The amount of fresh food lost or wasted between the farm and retail levels results in a substantial loss in economic value. Retailers reject, discard, or donate some 19.5 million metric tons of edible, perishable food products every year, representing a considerable loss of economic, social, and ecological value (Buzby and Hyman 2012). Food waste at the retail level is created by, among other things, overpurchasing by retailers to avoid costly stockouts, by retailers setting minimum quality standards that lead to excessive amounts of "ugly produce," and by retailing strategies that induce impulse, or unplanned, purchases that are ultimately not consumed. Indeed, the rise of "sharing economy" firms that sell produce that is either below retail standards, or simply produced in excess of contractual obligations suggests a fundamental failure in the retail market for perishable food (Richards and Hamilton 2018). Our proposed research aims to apply new econometric techniques, developed in the machine learning literature, to three unique data sets ("big data") collected by retailers and independent data vendors to better forecast food inventory and replenishment methods, to develop insight into new quality-assortment strategies for fresh produce retailers, and to suggest how online retailing platforms can be designed to substantially reduce food waste in the supply chain. By focusing new analytical techniques specifically on the problem of food waste, our research promises to advance the state of knowledge on how fresh-food supply chains can be reconfigured to be both more sustainable, and profitable, for all stakeholders.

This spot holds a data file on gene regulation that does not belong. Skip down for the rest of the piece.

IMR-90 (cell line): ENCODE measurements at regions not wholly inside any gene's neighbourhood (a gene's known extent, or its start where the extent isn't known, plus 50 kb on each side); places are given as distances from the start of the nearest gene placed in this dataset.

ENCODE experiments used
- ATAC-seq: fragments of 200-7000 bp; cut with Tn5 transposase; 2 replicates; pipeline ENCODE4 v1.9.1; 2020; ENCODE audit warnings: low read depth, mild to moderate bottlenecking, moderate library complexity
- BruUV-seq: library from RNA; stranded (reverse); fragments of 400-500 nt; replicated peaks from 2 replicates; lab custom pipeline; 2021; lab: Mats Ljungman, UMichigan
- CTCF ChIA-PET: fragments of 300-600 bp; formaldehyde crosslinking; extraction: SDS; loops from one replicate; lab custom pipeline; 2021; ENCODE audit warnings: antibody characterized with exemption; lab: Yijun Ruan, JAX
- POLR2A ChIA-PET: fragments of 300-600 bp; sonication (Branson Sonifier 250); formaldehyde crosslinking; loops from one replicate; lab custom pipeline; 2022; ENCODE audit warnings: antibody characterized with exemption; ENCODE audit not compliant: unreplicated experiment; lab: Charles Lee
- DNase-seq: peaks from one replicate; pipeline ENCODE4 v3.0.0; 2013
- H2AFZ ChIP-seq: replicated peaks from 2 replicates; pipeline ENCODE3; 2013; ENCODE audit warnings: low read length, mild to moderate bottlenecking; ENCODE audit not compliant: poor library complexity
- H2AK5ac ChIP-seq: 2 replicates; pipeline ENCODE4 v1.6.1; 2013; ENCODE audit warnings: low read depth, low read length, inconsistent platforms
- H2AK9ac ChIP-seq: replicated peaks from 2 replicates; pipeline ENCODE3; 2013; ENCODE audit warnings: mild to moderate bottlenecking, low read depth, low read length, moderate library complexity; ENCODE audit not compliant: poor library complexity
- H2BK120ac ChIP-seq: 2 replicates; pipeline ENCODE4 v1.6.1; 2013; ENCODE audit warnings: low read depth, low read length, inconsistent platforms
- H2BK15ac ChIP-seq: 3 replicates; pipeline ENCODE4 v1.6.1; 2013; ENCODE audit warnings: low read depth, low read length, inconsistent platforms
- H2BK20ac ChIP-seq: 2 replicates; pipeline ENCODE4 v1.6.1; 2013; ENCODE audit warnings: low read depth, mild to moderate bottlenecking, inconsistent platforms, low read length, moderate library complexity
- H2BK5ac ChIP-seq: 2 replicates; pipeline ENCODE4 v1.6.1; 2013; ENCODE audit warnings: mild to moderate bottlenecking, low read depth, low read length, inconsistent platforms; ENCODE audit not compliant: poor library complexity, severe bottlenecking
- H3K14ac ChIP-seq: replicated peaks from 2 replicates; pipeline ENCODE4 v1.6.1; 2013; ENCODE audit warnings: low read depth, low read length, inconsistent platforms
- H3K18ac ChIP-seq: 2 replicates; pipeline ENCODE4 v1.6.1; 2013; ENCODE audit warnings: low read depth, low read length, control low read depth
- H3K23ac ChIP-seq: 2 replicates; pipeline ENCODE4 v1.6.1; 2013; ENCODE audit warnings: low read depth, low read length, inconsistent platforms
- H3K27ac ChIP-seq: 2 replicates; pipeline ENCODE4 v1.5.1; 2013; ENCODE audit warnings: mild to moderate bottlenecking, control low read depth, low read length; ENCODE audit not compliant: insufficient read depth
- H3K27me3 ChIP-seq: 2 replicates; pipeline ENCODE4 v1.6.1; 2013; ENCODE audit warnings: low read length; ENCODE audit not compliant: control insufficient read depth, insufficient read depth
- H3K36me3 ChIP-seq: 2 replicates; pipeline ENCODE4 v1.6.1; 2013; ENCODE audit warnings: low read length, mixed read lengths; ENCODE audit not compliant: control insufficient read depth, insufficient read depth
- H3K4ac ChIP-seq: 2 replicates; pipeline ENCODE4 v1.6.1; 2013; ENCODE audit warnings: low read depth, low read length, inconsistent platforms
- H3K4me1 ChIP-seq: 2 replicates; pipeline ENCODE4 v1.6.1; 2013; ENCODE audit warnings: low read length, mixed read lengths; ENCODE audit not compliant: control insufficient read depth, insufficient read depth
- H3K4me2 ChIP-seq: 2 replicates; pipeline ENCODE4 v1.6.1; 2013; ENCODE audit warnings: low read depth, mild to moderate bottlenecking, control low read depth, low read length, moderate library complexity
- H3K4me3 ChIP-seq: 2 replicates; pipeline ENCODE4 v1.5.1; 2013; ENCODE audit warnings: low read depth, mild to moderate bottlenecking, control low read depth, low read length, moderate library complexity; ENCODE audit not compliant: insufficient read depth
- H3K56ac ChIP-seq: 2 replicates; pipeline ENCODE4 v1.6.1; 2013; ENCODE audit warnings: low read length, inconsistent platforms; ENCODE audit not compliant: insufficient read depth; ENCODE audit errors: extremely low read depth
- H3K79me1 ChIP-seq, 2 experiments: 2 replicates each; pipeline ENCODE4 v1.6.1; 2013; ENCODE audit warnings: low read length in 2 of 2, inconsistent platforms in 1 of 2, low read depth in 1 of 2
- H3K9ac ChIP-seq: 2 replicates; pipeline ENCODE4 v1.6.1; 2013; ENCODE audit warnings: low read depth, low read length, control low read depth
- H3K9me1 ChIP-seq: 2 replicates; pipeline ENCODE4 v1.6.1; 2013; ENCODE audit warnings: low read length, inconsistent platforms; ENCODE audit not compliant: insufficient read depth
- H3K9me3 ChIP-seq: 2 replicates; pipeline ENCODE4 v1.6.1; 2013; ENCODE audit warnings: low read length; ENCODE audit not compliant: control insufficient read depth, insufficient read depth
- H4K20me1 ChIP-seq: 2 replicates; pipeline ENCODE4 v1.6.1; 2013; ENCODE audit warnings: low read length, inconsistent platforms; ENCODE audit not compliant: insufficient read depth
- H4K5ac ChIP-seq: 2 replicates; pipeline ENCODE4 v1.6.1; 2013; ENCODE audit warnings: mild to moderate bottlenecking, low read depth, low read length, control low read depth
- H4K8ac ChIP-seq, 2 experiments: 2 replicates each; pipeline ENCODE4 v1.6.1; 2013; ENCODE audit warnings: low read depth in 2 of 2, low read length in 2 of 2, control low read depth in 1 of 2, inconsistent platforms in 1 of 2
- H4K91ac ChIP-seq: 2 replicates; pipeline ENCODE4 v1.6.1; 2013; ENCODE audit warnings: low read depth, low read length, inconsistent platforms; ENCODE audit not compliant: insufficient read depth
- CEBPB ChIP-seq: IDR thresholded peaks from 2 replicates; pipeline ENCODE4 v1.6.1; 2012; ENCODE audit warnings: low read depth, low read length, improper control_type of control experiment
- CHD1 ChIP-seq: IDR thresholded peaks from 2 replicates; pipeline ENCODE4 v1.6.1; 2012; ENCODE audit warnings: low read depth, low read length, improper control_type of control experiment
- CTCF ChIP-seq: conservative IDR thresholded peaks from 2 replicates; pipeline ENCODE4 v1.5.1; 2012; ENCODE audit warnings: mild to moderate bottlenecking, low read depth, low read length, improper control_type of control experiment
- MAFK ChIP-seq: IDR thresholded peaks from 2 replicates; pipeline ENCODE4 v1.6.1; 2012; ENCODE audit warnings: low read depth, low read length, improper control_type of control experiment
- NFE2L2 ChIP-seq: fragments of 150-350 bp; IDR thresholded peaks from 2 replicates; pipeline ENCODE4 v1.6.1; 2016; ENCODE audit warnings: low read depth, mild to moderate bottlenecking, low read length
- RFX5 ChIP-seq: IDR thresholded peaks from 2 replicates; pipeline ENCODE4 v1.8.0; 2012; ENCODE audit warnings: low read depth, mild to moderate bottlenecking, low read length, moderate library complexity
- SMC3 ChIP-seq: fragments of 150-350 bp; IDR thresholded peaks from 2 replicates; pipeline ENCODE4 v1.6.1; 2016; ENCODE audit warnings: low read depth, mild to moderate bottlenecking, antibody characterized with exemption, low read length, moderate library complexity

|Effective start/end date||6/1/19 → 5/31/21|
- USDA: National Institute of Food and Agriculture (NIFA): $499,999.00
Minimum quality standards